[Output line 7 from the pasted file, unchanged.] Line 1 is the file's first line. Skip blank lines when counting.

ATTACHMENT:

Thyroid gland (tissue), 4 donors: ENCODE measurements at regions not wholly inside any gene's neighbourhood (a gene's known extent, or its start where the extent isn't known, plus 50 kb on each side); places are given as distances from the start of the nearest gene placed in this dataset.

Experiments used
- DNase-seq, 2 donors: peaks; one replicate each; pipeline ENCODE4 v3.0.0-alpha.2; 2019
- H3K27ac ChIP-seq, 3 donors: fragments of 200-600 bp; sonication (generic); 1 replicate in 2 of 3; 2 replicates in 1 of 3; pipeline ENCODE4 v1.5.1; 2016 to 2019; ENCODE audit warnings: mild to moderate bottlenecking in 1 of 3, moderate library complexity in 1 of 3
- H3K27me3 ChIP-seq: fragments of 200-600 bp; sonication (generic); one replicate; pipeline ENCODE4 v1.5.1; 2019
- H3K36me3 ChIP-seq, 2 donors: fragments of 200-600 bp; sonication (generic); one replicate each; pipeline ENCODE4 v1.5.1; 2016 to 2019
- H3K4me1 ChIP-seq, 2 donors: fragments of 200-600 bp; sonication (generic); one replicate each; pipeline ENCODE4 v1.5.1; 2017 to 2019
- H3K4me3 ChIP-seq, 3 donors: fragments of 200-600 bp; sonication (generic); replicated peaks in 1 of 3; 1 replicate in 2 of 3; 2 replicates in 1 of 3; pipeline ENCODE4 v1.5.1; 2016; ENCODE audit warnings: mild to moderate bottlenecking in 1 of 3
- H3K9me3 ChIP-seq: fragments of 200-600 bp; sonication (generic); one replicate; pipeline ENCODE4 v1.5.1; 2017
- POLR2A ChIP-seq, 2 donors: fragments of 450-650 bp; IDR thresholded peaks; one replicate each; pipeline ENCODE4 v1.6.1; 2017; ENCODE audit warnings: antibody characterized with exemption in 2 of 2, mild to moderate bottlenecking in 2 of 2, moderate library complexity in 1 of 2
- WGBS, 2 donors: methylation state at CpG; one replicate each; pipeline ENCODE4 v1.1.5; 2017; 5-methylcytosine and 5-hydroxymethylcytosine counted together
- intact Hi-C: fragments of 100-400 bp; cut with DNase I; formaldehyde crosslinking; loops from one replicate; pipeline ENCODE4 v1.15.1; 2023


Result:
- H3K4me1 ChIP-seq, 2 donors: fragments of 200-600 bp; sonication (generic); one replicate each; pipeline ENCODE4 v1.5.1; 2017 to 2019